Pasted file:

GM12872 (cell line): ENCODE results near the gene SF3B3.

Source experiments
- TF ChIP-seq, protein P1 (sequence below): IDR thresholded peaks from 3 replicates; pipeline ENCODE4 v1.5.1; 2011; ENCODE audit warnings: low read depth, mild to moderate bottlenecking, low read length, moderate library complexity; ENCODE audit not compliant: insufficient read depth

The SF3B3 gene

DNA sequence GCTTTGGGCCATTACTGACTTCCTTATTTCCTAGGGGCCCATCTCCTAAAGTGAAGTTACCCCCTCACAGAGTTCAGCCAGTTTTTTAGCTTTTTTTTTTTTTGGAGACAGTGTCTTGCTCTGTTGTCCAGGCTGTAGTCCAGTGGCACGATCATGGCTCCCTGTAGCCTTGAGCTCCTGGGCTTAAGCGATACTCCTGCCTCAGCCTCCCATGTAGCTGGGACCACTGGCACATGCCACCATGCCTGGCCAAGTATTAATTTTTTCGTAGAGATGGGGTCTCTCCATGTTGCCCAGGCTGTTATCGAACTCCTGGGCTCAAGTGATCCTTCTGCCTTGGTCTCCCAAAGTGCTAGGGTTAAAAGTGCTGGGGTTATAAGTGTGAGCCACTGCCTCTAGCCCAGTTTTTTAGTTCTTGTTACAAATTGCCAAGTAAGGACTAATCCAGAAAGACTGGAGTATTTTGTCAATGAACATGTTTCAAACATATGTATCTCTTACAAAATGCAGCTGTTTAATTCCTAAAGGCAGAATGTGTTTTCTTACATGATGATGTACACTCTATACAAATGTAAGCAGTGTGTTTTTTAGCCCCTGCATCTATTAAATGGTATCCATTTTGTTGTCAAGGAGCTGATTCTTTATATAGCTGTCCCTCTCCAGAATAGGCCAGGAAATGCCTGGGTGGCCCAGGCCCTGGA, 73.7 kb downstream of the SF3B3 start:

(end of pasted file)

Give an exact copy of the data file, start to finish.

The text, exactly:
GM12872 (cell line): ENCODE results near the gene SF3B3.

Source experiments
- TF ChIP-seq, protein P1 (sequence below): IDR thresholded peaks from 3 replicates; pipeline ENCODE4 v1.5.1; 2011; ENCODE audit warnings: low read depth, mild to moderate bottlenecking, low read length, moderate library complexity; ENCODE audit not compliant: insufficient read depth

The SF3B3 gene

DNA sequence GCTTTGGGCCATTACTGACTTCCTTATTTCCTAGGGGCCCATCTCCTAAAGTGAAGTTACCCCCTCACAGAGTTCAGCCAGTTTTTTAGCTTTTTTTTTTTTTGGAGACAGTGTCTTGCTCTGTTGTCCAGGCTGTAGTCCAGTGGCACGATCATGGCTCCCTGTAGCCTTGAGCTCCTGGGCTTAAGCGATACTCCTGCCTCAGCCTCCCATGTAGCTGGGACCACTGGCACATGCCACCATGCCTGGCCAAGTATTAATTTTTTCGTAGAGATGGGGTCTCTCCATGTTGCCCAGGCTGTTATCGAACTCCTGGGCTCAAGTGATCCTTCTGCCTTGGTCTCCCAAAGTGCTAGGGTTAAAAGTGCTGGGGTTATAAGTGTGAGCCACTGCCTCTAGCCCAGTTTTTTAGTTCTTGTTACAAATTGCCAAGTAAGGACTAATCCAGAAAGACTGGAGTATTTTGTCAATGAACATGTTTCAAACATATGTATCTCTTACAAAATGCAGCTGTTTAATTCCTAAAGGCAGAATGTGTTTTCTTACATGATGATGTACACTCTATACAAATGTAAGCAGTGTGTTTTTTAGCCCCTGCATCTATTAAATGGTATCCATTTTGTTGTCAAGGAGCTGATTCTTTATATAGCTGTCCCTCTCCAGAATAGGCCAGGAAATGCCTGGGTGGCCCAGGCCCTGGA, 73.7 kb downstream of the SF3B3 start: